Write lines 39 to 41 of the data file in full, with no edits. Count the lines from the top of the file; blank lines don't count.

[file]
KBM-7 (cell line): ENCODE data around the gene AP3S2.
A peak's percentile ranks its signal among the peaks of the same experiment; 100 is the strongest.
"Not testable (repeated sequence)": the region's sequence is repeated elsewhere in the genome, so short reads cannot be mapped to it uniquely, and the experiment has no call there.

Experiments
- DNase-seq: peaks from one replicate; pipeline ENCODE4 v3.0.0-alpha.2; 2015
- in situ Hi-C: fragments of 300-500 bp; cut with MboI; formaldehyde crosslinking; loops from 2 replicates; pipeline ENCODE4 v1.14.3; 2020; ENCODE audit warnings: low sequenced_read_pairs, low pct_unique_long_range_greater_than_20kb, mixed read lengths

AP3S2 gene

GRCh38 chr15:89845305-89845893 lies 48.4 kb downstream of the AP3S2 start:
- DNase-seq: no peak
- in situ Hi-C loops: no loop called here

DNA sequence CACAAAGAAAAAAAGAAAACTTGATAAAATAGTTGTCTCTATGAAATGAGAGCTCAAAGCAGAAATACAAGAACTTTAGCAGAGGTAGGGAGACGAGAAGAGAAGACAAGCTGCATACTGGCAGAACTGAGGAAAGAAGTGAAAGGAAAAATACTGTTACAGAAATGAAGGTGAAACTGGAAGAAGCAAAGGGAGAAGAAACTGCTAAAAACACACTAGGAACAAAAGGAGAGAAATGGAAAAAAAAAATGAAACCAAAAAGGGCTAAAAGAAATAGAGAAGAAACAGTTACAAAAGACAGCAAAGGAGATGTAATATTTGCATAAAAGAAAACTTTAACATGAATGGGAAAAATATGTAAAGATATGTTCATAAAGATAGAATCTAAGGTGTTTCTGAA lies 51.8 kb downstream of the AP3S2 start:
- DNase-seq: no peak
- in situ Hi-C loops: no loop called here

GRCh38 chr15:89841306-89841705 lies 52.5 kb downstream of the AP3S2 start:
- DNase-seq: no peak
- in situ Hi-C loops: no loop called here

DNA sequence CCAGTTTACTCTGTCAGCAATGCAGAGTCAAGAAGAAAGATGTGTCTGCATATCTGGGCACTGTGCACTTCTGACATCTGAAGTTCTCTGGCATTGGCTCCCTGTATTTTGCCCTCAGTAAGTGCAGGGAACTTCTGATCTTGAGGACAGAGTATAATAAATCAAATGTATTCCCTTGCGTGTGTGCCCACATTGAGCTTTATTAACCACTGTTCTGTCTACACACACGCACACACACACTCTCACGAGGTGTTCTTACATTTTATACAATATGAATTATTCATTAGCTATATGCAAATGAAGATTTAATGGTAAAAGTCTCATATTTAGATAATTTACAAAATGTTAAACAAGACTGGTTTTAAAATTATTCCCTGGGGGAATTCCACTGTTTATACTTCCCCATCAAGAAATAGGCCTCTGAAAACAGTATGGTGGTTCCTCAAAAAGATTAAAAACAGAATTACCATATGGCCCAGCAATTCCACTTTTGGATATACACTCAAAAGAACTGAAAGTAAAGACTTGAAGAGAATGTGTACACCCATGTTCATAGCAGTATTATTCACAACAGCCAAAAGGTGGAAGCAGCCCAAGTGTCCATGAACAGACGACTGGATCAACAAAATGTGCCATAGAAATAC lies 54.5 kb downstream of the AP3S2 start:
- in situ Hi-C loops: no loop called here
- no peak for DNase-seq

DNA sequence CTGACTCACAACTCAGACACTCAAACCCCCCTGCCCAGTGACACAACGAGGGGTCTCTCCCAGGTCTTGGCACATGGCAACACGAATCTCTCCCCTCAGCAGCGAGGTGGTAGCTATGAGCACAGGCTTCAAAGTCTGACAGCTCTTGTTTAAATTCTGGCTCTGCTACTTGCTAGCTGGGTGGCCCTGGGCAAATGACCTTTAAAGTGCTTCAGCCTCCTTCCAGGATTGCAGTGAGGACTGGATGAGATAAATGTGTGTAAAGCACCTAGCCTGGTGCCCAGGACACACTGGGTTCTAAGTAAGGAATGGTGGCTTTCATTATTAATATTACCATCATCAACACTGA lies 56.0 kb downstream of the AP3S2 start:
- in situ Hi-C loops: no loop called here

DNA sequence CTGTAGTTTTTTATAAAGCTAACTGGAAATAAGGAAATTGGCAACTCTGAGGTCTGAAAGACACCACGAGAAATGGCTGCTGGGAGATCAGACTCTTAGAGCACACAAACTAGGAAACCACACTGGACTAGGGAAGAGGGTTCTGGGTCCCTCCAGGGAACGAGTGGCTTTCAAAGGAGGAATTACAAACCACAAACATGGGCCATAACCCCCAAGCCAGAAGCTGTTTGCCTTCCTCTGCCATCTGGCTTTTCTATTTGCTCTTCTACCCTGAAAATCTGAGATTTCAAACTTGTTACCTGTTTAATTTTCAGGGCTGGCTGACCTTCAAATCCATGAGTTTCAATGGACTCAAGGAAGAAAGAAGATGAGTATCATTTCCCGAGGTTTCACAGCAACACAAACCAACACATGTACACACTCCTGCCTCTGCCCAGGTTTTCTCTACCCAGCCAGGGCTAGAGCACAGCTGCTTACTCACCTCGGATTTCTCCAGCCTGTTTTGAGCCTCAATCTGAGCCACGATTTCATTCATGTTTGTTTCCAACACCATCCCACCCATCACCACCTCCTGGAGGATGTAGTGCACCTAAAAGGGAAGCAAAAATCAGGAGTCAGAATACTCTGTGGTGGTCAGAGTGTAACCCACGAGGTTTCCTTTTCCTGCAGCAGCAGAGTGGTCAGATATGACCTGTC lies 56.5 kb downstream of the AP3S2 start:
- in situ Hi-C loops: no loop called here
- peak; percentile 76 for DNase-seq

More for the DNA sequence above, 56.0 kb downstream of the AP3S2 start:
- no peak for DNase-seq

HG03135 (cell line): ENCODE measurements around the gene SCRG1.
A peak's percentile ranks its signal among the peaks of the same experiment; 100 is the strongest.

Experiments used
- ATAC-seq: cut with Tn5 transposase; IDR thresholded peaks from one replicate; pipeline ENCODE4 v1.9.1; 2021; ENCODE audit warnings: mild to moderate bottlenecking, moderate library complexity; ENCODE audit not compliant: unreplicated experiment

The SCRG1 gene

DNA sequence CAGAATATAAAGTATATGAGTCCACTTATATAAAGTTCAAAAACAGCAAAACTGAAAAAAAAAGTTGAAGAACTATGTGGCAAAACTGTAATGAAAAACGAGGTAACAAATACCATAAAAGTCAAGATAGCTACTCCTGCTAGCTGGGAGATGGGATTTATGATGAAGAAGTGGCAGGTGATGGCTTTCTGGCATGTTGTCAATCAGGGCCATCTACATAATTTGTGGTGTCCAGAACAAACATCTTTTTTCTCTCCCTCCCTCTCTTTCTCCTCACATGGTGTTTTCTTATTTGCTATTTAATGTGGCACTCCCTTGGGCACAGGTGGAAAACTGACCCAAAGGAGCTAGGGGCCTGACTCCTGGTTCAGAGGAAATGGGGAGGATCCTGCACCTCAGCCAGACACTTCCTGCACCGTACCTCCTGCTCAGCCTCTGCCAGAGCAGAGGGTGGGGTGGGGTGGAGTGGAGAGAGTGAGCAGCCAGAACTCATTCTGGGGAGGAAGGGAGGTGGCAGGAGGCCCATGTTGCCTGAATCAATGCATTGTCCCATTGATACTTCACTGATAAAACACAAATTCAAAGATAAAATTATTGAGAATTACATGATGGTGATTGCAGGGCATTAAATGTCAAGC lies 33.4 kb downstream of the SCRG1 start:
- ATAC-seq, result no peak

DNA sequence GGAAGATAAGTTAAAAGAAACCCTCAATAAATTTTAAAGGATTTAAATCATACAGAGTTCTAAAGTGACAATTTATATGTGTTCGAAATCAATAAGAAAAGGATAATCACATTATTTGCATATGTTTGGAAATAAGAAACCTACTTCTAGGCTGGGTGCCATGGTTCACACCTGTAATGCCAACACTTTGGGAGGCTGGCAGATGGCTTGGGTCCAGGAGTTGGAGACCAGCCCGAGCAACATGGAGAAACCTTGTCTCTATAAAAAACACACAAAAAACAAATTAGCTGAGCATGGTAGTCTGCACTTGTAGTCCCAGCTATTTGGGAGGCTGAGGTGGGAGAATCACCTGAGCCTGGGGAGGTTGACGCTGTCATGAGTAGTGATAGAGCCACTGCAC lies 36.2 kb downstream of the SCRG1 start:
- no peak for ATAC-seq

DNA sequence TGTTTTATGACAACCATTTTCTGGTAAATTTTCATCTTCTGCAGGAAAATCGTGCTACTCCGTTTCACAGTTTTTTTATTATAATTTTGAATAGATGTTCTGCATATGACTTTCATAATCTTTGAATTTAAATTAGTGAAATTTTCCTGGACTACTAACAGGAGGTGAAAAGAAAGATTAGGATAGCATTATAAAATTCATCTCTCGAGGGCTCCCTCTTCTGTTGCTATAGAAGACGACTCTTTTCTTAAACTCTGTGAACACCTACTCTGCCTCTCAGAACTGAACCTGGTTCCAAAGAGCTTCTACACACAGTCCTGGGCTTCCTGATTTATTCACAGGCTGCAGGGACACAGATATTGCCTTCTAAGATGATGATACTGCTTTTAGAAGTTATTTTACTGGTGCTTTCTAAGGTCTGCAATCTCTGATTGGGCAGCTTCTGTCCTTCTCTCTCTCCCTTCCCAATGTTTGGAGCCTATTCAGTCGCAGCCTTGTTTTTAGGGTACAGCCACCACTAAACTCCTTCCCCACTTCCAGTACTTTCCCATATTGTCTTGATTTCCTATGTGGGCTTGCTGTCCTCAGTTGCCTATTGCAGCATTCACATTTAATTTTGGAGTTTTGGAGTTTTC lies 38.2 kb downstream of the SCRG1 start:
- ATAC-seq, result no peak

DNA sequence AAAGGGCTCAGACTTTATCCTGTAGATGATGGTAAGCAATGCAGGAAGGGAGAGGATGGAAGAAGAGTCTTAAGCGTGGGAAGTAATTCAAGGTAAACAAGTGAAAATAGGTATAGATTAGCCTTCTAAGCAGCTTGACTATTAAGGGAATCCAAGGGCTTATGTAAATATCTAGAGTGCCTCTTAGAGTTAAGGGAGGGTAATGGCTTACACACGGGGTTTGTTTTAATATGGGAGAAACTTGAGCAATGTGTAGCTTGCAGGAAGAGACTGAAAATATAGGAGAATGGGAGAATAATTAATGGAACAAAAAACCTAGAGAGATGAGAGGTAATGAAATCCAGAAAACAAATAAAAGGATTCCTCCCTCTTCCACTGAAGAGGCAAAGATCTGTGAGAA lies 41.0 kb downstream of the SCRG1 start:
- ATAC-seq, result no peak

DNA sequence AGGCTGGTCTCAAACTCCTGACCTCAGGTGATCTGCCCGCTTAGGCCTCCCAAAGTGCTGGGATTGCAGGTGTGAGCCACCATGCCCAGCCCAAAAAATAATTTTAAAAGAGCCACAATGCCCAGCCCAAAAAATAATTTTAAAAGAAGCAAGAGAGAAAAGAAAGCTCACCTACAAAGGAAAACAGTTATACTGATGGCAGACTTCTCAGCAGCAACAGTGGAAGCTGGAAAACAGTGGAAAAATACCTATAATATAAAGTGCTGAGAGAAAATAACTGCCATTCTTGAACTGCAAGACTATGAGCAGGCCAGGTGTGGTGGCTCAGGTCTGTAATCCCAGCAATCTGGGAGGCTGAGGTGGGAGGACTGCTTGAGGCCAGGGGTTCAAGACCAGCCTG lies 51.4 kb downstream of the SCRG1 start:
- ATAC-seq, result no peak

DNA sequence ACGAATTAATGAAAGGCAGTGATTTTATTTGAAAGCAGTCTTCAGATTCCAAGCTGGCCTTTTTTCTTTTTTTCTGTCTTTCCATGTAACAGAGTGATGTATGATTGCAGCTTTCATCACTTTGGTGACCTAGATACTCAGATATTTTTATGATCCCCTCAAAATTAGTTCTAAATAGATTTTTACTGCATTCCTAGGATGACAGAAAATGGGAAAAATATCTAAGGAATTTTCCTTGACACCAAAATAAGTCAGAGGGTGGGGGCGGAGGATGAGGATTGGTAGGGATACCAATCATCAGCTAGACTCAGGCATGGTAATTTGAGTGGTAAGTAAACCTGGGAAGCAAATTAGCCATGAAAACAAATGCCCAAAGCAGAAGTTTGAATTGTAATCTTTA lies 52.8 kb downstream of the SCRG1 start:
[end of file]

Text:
- ATAC-seq, result no peak

DNA sequence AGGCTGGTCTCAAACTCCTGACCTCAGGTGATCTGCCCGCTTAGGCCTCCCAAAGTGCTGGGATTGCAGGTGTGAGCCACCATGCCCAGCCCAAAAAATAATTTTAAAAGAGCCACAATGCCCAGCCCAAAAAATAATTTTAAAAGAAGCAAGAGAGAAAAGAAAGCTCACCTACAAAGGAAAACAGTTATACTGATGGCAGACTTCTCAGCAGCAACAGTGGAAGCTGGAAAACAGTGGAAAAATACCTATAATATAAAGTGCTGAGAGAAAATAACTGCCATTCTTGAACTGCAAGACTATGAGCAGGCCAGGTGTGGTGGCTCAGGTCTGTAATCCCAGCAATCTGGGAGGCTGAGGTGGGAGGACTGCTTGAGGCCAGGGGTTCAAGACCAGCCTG lies 51.4 kb downstream of the SCRG1 start:
- ATAC-seq, result no peak